Tuesday, November 20, 2012

"Room 237" Is a Movie That Will Really Make You Want to Watch Another Movie

Room 237 - Directed by Rodney Ascher, featuring theories from Bill Blakemore, Geoffrey Cocks, and Juli Kearns - Rated R 

I don't clamor for documentaries (I usually like to escape reality when I watch a film, not be confronted by it), but when I heard about Room 237 I was immediately interested.  A film about a bunch of (sometimes) far out theories about The Shining?  That is right up my alley. 
I have loved Stanley Kubrick's films for as long as I can remember.  For whatever reason, however, it wasn't until I re-watched Eyes Wide Shut that I developed an obsessive love of his films.  That film made me look at every inch of the frame, like I was trying to solve some puzzle that may or may not have been there.  Eyes Wide Shut was extremely mysterious, whereas I always found The Shining to be relatively straightforward, even though it features some baffling elements.  Room 237 has opened my eyes...and made me really want to watch that classic Kubrick film again and again.
There isn't much to say about the plot of the film aside from the fact that it points out some very interesting details that you probably have not considered about The Shining.   The highlight of the film is the idea that Kubrick had filmed a fake moon landing for the government and this film was his confession.  There are some more obvious theories about Native Americans (in the actual film, a character mentions that the hotel was built on top of a Native American burial ground), and some less obvious theories about the Holocaust.  They all seem plausible as you watch this documentary.  My favorite moments were when mistakes in continuity were pointed out (the carpet design reversing and furniture disappearing).  It's not that I love movie mistakes; it's that Kubrick doesn't make them.  I had never noticed those before, which tells me I have not given this film the attention it deserves.  Of course a movie about a haunted hotel features subtle changes that might go unnoticed.  Room 237 made me realize just how interesting The Shining is.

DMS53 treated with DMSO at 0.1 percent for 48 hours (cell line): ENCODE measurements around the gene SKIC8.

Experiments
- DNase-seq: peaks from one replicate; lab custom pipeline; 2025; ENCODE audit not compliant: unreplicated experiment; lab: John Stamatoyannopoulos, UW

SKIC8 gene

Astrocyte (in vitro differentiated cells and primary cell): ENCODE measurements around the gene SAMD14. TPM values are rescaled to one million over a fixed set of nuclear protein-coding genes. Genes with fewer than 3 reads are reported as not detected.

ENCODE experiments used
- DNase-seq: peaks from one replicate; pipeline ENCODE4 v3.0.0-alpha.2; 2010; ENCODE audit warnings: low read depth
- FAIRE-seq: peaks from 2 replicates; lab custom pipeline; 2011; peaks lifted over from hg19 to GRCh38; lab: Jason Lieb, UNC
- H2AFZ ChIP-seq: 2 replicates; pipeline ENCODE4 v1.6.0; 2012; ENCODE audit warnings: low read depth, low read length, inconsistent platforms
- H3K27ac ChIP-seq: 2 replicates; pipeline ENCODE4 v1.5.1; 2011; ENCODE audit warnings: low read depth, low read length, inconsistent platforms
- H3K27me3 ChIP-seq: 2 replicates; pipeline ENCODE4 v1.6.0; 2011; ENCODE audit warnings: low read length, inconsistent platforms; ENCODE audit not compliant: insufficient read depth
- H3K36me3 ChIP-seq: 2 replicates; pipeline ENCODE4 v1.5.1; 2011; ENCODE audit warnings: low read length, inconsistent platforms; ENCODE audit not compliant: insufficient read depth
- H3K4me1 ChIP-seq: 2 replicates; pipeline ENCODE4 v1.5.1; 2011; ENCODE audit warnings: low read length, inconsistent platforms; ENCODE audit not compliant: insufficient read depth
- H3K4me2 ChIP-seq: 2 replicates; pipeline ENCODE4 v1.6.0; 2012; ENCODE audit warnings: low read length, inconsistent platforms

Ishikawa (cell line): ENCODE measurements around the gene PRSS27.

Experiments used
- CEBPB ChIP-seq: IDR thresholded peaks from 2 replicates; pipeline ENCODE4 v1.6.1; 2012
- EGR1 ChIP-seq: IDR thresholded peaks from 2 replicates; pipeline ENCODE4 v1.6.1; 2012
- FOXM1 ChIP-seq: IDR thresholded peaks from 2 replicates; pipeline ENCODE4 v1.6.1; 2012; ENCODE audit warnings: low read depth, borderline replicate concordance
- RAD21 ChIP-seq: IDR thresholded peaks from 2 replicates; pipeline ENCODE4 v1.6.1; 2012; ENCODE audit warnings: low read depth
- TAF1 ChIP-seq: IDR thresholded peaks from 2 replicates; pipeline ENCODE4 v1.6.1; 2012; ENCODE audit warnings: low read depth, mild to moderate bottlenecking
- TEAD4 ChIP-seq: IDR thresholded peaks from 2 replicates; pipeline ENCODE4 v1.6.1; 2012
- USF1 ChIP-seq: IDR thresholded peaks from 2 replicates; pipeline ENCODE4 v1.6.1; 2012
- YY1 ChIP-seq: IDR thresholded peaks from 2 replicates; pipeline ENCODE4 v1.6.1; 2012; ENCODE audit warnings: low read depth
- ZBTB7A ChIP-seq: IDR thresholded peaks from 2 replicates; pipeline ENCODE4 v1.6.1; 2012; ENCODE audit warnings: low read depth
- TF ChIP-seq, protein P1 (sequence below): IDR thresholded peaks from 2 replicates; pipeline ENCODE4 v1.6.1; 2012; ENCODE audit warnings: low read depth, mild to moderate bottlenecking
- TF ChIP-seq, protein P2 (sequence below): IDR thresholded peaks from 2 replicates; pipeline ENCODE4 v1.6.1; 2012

It is quite possible that this film might completely annoy you, however.  If you're not into applying theories to films, then you should obviously skip this.  If you're the type to go with the simplest explanation, then this film will be lost on you.  If you love Kubrick, though, then you probably like to apply theories...
As far as documentaries go, Room 237 features an interesting style.  Rather than show the people making these claims, we instead only get their voices as we see clips from The Shining (and all other Kubrick films) and a multitude of other sources.  It is essentially a long, entertaining youtube clip.  I don't mean that in a negative way at all.  I found Room 237 to be an entertaining and engaging film all around.  I very much enjoyed the use of clips rather than traditional interview shots.  It was quite amusing when they found a clip that perfectly matched up with what the subject was saying.  My favorite moment was when they were talking about Stephen King's angry reaction to the film as a clip of King from his performance in Creepshow was shown.  That one had me laughing aloud. 
It feels odd to apply so much praise to a film that is essentially telling you to go watch another film.  I guess that's what makes Room 237 so special.  It makes both itself and The Shining rewatchable.  I plan on watching The Shining again very soon, and I will most likely return to Room 237 in the future as well, to see if I have forgotten a few moments or theories (which is possible, as there is a lot of information given to the viewer).  Most importantly, Room 237 left me wanting more and more theories, which means that I have to find some new ones on my own.  If a film can reignite my obsession with a Kubrick film, then it is pretty special to me.

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